Things You Need to Know About Mount Rungwe

Things You Need to Know About Mount Rungwe

In Mbeya Region of Tanzania’s Southern Highlands is Mount Rungwe, a volcanic mountain. It is the second highest peak in the country with an altitude of 2,981 metres (9,780 feet). Rungwe volcano is currently dormant.


Bridge of God Kiwira river
Bridge of God Kiwira river

Mount Rungwe is the junction of the East African Rift’s western and eastern arms. It fills the mountainous country in the trough’s northwest end containing Lake Malawi. The Kipengere Range is in the east, while the Poroto Mountains are in the north. Kyejo volcano (or Kiejo) (2176 metres) is in the southeast. The Kyela Plain, occupying the East African Rift valley, is in the south, going to Lake Malawi.

River Kiwira drains the mountain’s western slopes, emptying into Lake Malawi.


The mountain is in the middle of the Rungwe Volcanic Province, an area of volcanic mountains including Kiejo, Mount Rungwe, and Mount Ngozi in the Poroto Mountains. Rungwe Volcanic Province is at the rift valley’s triple junction. Lake Malawi Rift egos to the southeast, Usungu Rift in the northeast, Lake Rukwa rift in the northwest.

The area has had volcanic activity since the late Miocene up to historical times. Ngozi and mount Rungwe have experienced Plinian eruptions from the dawn of the Ice Age. geothermal activity has been experienced in the region, with hot and warm springs. Mount Rungwe has a 4-kilometer-wide caldera, breached to WSW. The mountain had a huge explosive eruption around 4000 years back, with the most current eruption about 1200 years back. Kyejo last had an eruption about1800.

Climate Surrounding Mount Rungwe

The climate of the mount Rungwe is tropical montane. November to April receive most rainfall during the wet season, however light rain and mists occur in the dry season. frosts at nighttime are common between June and August. The mountain’s southeastern slopes receive up to 3 metres (9.8 feet) of rainfall annually, Tanzania’s highest rainfall.


Mount Rungwe’s plant communities vary with altitude. The nearby lowlands are mainly Miombo woodlands. The forest reserve’s lower slopes have evergreen lower montane forests, especially in the southeast. popular trees include Albizia gummifera, Aphloia theiformis, Maesa lanceolata, Ficalhoa laurifolia,  Bersama abyssinica and Trichocladus ellipticus.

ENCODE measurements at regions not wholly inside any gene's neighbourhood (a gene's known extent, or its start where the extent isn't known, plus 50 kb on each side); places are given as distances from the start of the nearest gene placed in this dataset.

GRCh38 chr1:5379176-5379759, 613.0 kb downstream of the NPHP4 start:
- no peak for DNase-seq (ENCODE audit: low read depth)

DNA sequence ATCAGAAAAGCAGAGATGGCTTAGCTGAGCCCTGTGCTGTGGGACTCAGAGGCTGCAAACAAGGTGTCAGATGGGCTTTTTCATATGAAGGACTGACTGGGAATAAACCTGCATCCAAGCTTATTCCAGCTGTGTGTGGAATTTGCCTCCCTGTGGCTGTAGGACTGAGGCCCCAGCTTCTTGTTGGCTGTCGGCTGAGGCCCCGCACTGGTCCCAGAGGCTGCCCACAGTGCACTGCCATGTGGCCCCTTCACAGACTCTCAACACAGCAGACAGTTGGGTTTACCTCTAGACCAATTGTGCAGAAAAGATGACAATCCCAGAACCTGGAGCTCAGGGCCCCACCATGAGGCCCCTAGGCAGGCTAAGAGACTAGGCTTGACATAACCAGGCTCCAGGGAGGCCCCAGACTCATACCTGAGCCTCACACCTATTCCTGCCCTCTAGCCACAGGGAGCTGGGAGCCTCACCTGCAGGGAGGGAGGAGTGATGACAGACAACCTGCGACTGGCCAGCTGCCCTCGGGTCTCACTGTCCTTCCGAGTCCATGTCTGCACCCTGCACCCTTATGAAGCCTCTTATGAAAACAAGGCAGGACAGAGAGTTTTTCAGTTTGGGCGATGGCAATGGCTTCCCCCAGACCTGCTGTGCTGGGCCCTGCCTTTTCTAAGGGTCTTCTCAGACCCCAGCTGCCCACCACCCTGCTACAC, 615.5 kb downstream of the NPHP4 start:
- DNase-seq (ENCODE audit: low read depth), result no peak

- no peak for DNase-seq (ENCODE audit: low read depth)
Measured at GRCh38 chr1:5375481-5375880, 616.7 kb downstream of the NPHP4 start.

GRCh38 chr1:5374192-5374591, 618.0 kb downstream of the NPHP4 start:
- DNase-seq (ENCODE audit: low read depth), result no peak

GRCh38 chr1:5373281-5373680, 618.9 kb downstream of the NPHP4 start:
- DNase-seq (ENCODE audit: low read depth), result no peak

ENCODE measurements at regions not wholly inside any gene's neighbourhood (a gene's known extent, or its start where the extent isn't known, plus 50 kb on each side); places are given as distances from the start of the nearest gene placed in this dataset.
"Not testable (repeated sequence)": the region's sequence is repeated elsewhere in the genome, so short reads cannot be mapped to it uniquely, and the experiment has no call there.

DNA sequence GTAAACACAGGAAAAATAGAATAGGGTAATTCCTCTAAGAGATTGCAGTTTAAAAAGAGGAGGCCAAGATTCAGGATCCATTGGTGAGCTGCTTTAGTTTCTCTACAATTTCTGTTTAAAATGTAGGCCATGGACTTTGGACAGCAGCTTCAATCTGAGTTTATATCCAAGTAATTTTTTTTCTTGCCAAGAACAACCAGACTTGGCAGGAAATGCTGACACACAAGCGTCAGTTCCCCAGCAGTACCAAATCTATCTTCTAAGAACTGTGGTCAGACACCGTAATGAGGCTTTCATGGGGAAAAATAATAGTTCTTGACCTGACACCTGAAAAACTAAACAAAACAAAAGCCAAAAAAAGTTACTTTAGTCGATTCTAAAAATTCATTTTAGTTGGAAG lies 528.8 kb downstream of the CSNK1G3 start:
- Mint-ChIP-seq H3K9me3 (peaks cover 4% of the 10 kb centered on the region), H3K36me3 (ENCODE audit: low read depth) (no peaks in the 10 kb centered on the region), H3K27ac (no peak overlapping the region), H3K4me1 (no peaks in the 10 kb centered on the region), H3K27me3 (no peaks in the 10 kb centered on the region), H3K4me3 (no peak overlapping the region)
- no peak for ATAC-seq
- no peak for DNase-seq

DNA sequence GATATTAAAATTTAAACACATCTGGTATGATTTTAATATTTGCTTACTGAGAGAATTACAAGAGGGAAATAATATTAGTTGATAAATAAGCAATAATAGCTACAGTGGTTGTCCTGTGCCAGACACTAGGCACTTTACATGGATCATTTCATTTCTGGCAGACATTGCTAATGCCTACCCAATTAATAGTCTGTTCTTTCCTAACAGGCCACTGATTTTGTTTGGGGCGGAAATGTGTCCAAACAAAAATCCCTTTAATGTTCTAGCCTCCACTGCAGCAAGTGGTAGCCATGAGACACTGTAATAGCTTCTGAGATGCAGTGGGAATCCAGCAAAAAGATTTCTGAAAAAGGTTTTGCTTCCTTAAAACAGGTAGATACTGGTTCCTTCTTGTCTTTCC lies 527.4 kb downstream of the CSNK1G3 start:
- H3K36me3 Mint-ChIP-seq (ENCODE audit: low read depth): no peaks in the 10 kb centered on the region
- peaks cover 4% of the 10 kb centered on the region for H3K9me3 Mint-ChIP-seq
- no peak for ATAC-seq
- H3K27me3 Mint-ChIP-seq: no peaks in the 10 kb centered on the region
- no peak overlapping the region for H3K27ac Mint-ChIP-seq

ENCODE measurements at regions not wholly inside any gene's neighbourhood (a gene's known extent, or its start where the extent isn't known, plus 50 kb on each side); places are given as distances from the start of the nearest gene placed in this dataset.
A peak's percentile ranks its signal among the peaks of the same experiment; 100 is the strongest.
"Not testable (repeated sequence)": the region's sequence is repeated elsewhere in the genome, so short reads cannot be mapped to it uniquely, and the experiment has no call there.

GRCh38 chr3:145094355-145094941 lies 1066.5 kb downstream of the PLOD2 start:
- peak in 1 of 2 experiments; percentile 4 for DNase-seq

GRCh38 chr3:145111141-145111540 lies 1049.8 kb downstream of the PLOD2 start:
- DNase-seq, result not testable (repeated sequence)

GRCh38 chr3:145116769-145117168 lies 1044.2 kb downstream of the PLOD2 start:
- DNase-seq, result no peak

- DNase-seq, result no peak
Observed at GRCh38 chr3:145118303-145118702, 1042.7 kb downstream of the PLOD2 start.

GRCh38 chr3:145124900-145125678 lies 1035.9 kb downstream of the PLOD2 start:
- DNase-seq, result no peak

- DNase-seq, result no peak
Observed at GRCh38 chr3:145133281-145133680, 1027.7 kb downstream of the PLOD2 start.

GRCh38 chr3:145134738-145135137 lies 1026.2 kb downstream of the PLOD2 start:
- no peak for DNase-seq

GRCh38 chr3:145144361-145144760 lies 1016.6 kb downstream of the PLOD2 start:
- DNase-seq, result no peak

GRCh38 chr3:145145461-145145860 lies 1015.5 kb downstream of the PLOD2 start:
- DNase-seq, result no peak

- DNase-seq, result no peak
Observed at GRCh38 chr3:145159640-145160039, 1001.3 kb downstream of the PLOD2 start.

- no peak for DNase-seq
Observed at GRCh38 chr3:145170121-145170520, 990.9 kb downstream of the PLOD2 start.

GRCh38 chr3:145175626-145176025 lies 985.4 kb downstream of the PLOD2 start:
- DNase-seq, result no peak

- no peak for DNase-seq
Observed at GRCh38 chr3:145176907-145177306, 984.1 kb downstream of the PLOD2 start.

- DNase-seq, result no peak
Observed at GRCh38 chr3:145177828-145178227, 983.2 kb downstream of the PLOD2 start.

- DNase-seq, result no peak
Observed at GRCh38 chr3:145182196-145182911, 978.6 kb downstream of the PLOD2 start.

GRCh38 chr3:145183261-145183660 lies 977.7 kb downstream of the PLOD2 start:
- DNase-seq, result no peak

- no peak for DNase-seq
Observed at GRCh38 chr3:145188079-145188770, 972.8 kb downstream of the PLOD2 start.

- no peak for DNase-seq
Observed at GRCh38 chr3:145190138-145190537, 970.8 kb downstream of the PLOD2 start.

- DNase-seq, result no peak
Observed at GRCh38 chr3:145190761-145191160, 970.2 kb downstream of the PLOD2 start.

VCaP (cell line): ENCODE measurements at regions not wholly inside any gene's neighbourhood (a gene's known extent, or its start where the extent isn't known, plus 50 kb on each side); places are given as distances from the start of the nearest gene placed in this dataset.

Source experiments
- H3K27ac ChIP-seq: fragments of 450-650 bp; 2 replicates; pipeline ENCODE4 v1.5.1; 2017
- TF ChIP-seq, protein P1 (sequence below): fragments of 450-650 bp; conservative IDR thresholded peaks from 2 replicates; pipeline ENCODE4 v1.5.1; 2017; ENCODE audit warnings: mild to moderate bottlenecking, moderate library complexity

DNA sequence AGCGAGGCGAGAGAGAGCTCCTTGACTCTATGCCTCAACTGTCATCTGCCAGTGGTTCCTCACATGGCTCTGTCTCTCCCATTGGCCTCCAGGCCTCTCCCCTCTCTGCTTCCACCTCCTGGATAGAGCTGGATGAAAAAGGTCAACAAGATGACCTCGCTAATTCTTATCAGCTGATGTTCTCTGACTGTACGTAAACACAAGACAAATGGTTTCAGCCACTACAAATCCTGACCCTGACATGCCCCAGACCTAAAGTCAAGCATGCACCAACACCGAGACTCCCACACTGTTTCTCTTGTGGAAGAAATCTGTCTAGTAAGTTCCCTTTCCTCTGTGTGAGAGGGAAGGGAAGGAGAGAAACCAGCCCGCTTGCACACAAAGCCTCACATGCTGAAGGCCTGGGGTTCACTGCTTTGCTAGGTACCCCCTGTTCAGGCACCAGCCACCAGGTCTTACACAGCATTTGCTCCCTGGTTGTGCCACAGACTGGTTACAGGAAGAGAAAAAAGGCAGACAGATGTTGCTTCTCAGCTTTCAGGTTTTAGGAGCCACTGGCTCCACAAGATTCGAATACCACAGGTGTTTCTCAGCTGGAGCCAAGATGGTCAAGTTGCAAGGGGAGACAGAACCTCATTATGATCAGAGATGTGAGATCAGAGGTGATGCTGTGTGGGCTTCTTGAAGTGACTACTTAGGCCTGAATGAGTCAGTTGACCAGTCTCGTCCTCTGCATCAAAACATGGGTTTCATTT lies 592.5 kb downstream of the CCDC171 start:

Higher montane forests on mount Rungwe exist at an elevation of up to 2600 meters, creating a broken canopy of around 10–25 meters. Popular trees include Aphloia theiformis, Albizia gummifera, Bersama abyssinica, Diospyros whyteana, Bridelia micrantha,  Hagenia abyssinica, Maesa lanceolata, Macaranga kilimandscharica, Maytenus acuminata, Neoboutonia macrocalyx and Myrianthus holstii. Schefflera goetzenii is a popular creeping vine.

At an elevation of 2600 meters on mount Rungwe, the higher montane forests evolve in bamboo belt covering around 866 hectares, with heathland from 2600 to 2800 meters altitude. The heathland has species such as Aloe, Erica, and Protea, including Agarista salicifolia, Hagenia abyssinica, Catha edulis, Maesa lanceolata, Hypericum revolutum. bushed grassland is at the mountaintop covering around 300 hectares. High-altitude herbs include Valeriana capensis, bracken, and Buchnera rungwensis.

Valeriana capensis plant
Valeriana capensis plant

Two amphibians (Probreviceps rungwensis and Phrynobatrachus rungwensis) get their names from Mount Rungwe their first place of collection. Rungwecebus, a monkey family got its name from the mount Rungwe in 2005. It was first believed to be a kind of mangabey from the Lophocebus family until thoroughly genetic analysis revealed its closer relationship to baboons.

Rungwecebus inhabits mount Rungwe, in the nearby Livingstone Forest Reserve of the Kipengere Range, including having an isolated group in the Udzungwa Mountains 250 miles in the east. A newly-discovered primate species is the Rungwe dwarf galago of the Galagoides family found on mount Rungwe including surrounding parts of the Kipengere and Poroto mountains. It is home to bamboo and montane evergreen forests.

Mount Rungwe Nature Forest Reserve

In 1949, the mount Rungwe’s biggest part (13,652.1 hectares) was gazetted as a Catchment Forest. By 2009, the forest reserve was made a Nature Forest Reserve to improve its conservation.

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